Obituary: David W. Simmonds, 1921 - 2015
David Simmonds was born in 1921 in Letchworth, Herts. In 1938 he was apprenticed to James Taylor (Chertsey) Ltd, on the Thames. He had an incredible five years at this yard which was unique and entirely self contained – building vessels up to 110 feet (33.5m) long.
He then became a Royal Navy Shipwright/Diver serving in the Levant Station. In 1946 he was de-mobbed, but as there was no work available he joined with a friend to repair boats at Bosham, near Chichester.
David Simmonds then contracted to design a 20 foot fishing boat. In 1950 he joined a small yard in Swanwick to design and build Sarcelle a 25 foot Sloop. About 6 of these boats were built, and much later he saw one as far afield as St Lucia.
David Simmonds joined Port Hamble in 1952 in the Sales Department, but they soon found he had other talents and he set up the production line for the Herreshoff “Islanders” and half a dozen strip planked convertible motor and sailing boats for an American company in Maine. He designed and built the Pacemaker series of small power boats of which he raced twice in the early Cowes Torquay powerboat races. He also designed many other craft built by the yard including the Horizon class 32 foot (9.8m) motor sailers. He became Works Director and In-house Designer with two draughtsmen to help in a very busy time.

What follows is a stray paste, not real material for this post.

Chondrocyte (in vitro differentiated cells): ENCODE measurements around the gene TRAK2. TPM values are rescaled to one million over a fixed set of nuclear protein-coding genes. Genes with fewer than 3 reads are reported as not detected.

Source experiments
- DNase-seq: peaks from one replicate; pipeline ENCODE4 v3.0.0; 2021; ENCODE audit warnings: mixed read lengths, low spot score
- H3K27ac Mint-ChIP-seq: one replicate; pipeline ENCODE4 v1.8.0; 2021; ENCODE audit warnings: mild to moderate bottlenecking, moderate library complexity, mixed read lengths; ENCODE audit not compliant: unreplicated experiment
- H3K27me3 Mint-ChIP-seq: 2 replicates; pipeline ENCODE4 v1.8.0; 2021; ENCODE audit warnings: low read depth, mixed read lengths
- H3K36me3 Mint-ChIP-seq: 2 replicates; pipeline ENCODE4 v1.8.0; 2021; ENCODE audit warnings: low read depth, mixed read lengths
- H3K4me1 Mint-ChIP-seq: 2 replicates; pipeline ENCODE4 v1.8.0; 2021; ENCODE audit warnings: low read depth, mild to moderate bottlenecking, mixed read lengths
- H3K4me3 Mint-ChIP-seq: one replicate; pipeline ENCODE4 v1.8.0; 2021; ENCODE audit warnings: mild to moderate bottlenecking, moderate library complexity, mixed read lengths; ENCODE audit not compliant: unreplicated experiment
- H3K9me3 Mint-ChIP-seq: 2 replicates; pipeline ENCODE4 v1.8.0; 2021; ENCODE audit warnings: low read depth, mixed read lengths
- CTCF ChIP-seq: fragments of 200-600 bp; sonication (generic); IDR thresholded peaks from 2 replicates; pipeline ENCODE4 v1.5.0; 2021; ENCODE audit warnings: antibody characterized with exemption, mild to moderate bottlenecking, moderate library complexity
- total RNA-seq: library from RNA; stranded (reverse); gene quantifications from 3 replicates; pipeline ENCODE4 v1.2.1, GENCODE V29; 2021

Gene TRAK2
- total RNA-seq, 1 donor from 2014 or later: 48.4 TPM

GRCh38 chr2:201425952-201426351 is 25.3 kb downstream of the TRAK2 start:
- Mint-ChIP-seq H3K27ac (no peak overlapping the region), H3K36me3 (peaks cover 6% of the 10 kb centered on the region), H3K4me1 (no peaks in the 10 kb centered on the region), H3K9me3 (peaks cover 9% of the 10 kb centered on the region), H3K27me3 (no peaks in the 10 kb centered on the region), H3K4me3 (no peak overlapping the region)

He was one of the key figures in setting up the Ship Building Industry Training Board to train new apprentices in the first year of their apprenticeship full time at a purpose built training centre at Woolston, Southampton on the bombed out site of SuperMarine’s air craft factory in 1966. This was the fore runner of all the yacht and boat building training schools that have appeared in the UK since. Port Hamble during this period built several large wooden Fred Parker designed motor yachts along with Laurent Giles and Arthur Robb sailing yachts.
After leaving Port Hamble, in 1967 he set up a new enterprise in the West Indies, Antigua Slipway Ltd and as Managing Director, prospered until his retirement at 65 years. He continued as a Surveyor and Consultant, however, and claimed to have finally retired in 2000.
In 2009 he received Honorary Status of the Royal Institution of Naval Architects having been a member continuously for 60 years.
He lead a busy existence in Antigua, until failing health caught up with him on Thursday the 26th March 2015 in Antigua.
He leaves a widow Maggie, son Paul and daughters Virginia and Sue.
With thanks to Charles Lawrence, author of Pacemakers from Port Hamble, 2nd edition, 2013, in which much of this biography first appeared.